Make Pool Time a Safe Time

With warm weather just around
the corner, many families will
be dusting off the pool cover...

read more

Raising a Reader

It's a challenge for many parents -
how to get our children to not only
read more but to really love reading...

read more

Color Vision: The Color
Spectrum of the Season

This spring, Sephora offers
everyone a variety of ways to feel,
learn about, wear and love color...

read more

Make Pool Time a Safe Time

By Khuram Arif, MD


With warm weather just around the corner, many families will be dusting off the pool cover in the coming weeks and getting ready for the first swim of the season. Whether you have a pool of your own or will be swimming at friends' homes or a club or community pool, there are certain water safety rules we should always keep in mind.

  • Never leave children alone in or near the pool, even for a moment.

  • Make sure adults watching young children in the pool know CPR and can rescue a child if necessary.

  • Surround your pool - on all four sides - with a sturdy five-foot fence.

  • Make sure the gates self-close and self-latch at a height children can't reach.

  • Keep rescue equipment (a shepherd's hook - a long pole with a hook on the end - and life preserver) and a telephone near the pool.

  • Avoid inflatable swimming aids such as "floaties". They are not a substitute for approved life vests and can give children a false sense of security.

  • Children are not developmentally ready for swim lessons until after their fourth birthday. Swim programs for children under the age of 4 should not be seen as a way to decrease the risk of drowning.

  • Whenever infants or toddlers are in or around water, an adult should be within arm's length, providing "touch supervision."

  • Don't swim when you have had diarrhea. This is especially important for children and infants in diapers. You can spread germs into the water and make other people sick.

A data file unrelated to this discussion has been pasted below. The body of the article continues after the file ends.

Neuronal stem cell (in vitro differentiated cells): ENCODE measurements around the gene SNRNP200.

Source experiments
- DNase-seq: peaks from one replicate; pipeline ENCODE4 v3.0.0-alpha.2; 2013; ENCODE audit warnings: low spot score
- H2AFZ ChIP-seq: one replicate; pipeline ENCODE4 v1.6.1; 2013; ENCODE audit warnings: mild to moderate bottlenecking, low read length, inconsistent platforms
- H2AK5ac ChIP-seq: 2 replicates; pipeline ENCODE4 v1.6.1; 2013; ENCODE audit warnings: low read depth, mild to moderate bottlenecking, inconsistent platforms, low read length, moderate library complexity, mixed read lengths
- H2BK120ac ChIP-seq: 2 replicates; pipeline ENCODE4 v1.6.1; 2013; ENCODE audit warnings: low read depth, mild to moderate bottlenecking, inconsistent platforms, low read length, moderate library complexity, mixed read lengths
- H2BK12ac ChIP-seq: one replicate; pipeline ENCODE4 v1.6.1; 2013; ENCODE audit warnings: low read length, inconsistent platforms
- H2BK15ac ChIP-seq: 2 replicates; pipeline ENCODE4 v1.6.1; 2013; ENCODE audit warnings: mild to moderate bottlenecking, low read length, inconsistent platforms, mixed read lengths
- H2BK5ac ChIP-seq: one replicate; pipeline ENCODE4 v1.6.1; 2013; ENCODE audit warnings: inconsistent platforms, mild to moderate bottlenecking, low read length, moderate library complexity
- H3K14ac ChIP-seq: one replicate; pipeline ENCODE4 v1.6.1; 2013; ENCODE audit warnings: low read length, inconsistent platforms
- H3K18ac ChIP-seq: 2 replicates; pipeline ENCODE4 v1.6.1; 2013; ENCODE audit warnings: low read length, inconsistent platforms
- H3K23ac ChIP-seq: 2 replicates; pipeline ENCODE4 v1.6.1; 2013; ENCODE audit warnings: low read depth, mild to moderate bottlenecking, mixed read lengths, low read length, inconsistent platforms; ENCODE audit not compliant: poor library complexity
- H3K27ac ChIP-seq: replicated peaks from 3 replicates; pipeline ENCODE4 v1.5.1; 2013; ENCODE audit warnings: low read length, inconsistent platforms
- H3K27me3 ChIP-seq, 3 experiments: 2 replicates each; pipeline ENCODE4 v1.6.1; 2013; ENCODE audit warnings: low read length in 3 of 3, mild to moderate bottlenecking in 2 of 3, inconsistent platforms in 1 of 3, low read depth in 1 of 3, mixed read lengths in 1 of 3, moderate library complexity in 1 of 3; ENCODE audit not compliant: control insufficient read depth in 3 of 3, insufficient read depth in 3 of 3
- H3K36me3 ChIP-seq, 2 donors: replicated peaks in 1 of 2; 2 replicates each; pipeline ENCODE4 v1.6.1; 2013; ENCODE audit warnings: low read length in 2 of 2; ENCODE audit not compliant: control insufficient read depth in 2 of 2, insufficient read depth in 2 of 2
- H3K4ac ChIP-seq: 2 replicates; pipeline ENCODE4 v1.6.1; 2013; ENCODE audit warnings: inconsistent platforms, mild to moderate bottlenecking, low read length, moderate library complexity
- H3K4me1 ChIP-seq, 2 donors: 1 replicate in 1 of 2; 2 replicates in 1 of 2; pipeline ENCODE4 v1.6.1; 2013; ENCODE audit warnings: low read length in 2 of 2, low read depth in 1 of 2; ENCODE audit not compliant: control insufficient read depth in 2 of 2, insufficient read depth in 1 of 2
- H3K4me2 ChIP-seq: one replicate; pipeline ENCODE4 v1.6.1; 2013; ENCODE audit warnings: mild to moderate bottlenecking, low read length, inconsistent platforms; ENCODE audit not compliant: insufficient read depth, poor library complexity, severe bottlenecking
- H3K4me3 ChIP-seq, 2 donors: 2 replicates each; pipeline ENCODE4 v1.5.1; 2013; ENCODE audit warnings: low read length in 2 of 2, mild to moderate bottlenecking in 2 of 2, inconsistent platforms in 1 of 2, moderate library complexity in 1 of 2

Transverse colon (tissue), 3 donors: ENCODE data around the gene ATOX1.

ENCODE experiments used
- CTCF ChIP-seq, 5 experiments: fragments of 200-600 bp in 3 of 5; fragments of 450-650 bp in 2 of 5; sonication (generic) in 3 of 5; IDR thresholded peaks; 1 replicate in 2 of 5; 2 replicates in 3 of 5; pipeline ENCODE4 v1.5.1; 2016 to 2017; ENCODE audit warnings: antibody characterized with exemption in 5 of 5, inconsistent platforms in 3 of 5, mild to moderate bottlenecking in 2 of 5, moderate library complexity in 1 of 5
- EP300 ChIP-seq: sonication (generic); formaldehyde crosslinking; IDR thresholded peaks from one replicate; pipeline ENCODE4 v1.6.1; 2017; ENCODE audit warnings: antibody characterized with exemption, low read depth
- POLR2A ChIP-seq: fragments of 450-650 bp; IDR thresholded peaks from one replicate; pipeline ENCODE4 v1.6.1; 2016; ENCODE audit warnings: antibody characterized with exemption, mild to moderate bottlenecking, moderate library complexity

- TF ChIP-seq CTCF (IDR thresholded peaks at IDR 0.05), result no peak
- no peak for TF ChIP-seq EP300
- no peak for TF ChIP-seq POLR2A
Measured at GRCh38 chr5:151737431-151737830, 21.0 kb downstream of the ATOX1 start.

• Don't swallow pool water. In fact, try to avoid getting any pool water in your mouth.

  • Wash your hands with soap and water after using the toilet or changing diapers. You can protect others by being aware that germs on your body end up in the water.

Dr. Khuram Arif is a pediatrician with Mercy Medical Group and the Pediatrics Department Chair. To find a pediatrician for your family, visit the Dignity Health physician finder.

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Raising a Reader



It's a challenge for many parents - how to get our children to not only read more, but to really love reading. This month is National Library Month - a great time to encourage reading in your youngster by paying a visit (or two!) to your local public library. Here are some tips to help you raise a reader.

  1. Storytime: The most important thing you can do to encourage literacy in your child is to begin reading to him at a young age. Curl up on the couch together and share a book. When they are young, read a story or two every night. When they are older, share a chapter book together. You can take turns reading pages or reading chapters - just do it together and make the time special.

  2. Variety: As your child begins to read on her own, look for opportunities to read in a variety of settings, not just books. Video games, magazines, comic books - even road signs are all chances for your burgeoning reader to put her skills to the test! Ask her to help you read labels at the grocery store. Show her how her new skill can be put to use in a variety of ways.